Pound claws back from 3-year low after Johnson's defeat in Brexit vote

Pedro Gonçalves
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Pound claws back from 3-year low after Johnson's defeat in Brexit vote

The pound has rebounded after investors felt relieved following the defeat of Boris Johnson in Parliament on Tuesday night as a rebel alliance of MPs seek to block a no-deal Brexit.

The pound, which has lost nearly 20% of its value since the UK voted to leave the European Union in 2016, fell to a three-year low of $1.1959 but then rebounded after Johnson lost his working majority in the British parliament on Tuesday following the defection of one of his Conservative Party MPs.

The value of the pound rose 0.48% to 1.214 against the dollar while it jumped 0.35% to 1.105 against the euro.

With the UK parliament plunged into a historic crisis, it is essential for domestic UK investors and international investors with exposure to UK assets to take steps to safeguard their assets"

Traders in London said heightened uncertainty was making investors panic, as the battle over Brexit reaches a crescendo this week.

Many fear that the UK will either crash out of the European Union on October 31 without a transitional deal or face an election that would generate more unpredictability when the economy is already struggling.

MPs have taken control of parliamentary business and now hope to pass a law to force Boris Johnson to delay Brexit unless there is a deal approve by parliament.  In the event, 21 Conservative MPs defied the whip and voted for the motion and have been kicked out from the party. These rebel MPs include many heavy hitters such as former chancellors and cabinet ministers.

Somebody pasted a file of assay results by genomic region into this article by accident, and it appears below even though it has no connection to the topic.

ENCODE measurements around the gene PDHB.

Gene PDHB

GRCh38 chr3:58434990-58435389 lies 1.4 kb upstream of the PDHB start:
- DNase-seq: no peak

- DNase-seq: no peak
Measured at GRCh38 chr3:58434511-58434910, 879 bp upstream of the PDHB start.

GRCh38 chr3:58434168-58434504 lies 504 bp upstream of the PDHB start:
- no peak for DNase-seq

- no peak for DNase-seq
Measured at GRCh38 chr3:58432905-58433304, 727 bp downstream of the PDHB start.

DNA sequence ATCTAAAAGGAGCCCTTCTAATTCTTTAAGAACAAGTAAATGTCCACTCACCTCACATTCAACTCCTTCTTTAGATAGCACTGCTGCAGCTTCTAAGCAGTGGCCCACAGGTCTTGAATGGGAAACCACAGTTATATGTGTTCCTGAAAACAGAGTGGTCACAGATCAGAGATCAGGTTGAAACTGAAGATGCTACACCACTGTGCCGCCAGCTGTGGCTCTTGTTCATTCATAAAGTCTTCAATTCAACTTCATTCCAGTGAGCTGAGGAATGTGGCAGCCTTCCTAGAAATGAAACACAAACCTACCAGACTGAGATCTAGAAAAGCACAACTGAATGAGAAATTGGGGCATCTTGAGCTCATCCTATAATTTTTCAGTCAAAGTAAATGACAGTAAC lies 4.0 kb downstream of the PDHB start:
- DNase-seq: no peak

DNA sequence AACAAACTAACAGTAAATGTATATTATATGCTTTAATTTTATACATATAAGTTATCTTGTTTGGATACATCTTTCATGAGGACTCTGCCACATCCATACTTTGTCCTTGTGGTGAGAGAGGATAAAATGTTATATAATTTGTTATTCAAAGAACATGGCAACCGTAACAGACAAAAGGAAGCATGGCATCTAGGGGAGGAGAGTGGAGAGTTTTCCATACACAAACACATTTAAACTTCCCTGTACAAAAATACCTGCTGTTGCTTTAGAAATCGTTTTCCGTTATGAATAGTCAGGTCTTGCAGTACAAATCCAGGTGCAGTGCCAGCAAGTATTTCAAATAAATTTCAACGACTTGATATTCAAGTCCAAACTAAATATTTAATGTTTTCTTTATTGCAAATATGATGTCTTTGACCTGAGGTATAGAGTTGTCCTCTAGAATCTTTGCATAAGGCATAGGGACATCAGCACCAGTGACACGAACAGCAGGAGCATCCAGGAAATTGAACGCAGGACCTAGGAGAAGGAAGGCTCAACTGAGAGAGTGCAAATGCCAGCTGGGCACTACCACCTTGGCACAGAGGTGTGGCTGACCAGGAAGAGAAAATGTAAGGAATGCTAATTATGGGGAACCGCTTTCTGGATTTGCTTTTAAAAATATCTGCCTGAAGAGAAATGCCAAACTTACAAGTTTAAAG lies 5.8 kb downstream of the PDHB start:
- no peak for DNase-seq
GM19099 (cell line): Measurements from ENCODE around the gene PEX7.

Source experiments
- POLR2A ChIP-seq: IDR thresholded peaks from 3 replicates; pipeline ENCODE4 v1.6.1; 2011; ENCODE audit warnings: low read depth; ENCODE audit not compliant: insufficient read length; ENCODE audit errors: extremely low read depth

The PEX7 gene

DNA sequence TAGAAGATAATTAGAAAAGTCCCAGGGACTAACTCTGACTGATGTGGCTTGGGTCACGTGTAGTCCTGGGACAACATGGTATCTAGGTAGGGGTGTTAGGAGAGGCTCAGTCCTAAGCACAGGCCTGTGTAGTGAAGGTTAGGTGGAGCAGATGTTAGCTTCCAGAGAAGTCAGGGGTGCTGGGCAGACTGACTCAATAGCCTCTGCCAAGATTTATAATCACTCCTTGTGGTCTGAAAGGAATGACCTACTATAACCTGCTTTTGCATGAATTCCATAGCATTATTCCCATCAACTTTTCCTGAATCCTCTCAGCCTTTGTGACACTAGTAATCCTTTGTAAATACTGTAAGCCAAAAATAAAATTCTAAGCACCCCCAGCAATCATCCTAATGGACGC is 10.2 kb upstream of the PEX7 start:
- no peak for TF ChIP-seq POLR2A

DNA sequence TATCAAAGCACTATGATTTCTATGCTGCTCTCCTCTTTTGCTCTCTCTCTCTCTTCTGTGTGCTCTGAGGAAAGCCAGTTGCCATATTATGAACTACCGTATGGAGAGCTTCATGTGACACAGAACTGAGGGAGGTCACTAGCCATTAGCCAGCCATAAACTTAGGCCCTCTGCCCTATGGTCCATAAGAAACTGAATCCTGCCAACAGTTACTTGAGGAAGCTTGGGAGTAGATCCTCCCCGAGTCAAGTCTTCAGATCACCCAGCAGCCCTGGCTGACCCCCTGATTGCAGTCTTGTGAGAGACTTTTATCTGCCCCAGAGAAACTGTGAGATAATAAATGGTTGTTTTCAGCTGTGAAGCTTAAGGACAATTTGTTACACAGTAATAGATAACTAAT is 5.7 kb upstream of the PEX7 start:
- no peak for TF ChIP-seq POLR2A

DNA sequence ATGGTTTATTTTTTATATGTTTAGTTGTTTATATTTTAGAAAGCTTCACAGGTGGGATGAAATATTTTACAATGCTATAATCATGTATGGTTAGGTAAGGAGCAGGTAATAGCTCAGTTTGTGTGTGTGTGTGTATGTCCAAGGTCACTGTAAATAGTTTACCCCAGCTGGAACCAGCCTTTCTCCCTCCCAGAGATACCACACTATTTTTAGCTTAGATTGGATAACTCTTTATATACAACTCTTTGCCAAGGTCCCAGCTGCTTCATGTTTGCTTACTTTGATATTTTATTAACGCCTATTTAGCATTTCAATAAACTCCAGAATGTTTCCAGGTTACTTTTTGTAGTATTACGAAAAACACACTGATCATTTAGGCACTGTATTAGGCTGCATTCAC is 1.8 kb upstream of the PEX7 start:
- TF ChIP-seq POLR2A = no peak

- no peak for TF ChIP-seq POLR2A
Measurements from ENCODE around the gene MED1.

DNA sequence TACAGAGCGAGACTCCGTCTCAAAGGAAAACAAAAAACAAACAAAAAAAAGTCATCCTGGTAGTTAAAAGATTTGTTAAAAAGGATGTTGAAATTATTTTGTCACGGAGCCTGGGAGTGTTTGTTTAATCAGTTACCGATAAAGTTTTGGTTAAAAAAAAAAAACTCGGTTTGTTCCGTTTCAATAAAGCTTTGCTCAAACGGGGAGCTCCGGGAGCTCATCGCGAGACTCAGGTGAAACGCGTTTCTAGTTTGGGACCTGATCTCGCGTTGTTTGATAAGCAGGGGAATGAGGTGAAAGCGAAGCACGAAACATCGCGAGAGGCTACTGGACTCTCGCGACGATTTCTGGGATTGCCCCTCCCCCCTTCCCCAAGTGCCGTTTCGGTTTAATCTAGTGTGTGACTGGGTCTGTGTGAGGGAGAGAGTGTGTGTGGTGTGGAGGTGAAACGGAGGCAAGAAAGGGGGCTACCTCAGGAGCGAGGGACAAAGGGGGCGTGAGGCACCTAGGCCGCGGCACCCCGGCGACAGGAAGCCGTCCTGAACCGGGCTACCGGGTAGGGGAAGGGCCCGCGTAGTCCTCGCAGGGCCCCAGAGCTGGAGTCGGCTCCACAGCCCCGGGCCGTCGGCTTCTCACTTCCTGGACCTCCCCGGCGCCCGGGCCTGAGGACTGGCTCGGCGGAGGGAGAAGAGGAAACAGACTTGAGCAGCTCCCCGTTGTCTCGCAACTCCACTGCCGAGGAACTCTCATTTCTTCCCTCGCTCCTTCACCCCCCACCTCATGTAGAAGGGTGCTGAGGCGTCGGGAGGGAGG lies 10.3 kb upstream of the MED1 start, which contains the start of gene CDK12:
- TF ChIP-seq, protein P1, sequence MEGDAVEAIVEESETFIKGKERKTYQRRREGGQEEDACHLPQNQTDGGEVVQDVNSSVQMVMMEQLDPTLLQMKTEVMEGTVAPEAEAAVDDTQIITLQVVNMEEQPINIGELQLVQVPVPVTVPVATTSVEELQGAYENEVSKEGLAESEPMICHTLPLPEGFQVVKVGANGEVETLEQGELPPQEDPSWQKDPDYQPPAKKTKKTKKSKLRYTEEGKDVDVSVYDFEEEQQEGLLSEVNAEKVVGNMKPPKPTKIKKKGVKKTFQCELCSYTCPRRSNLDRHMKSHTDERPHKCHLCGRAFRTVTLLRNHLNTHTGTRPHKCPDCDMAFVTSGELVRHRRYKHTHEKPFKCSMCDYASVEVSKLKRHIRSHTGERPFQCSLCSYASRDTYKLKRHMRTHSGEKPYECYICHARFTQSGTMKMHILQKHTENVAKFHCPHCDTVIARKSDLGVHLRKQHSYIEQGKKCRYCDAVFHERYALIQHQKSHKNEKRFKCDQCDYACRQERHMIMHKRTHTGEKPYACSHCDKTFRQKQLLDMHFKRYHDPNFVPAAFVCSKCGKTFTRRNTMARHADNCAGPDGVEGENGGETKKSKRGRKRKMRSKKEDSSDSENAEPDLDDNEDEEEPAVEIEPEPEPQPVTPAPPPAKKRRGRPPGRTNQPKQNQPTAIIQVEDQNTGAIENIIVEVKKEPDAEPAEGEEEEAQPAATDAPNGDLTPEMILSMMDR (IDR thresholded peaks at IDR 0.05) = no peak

Among those jettisoned rebels are Philip Hammond who - until 24 July - served as chancellor, former justice secretary David Gauke, Winston Churchill's grandson Sir Nicholas Soames, and Rory Stewart, who recently stood against Boris Johnson to be the party leader.

The prime minister said the legislation should be called "Jeremy Corbyn's surrender bill", because it would force him to go on bended knee to Brussels to seek an extension to the Article 50 exit process, with the EU laying down the terms.

Boris Johnson is to call for a general election if he is forced to request an extension to the 31 October deadline. He said: "An election will be the only way to resolve this if MPs vote for a Brexit delay."

Johnson has tabled a motion in Parliament seeking approval for an "early general election" but has not specified a date. The government wants to hold an election on 15 October, two days before a crucial EU summit in Brussels, according to the BBC.

But unless two thirds of MPs back the move for an election it cannot be called - which looks unlikely, given Labour's opposition.

Labour has said the bill taking the no-deal option completely "off the table" needs to be passed before his party would support the call for a general election.

Shadow Brexit Secretary Sir Keir Starmer told BBC Radio 4's Today that Labour wanted a general election but "on its terms not Boris Johnson's terms".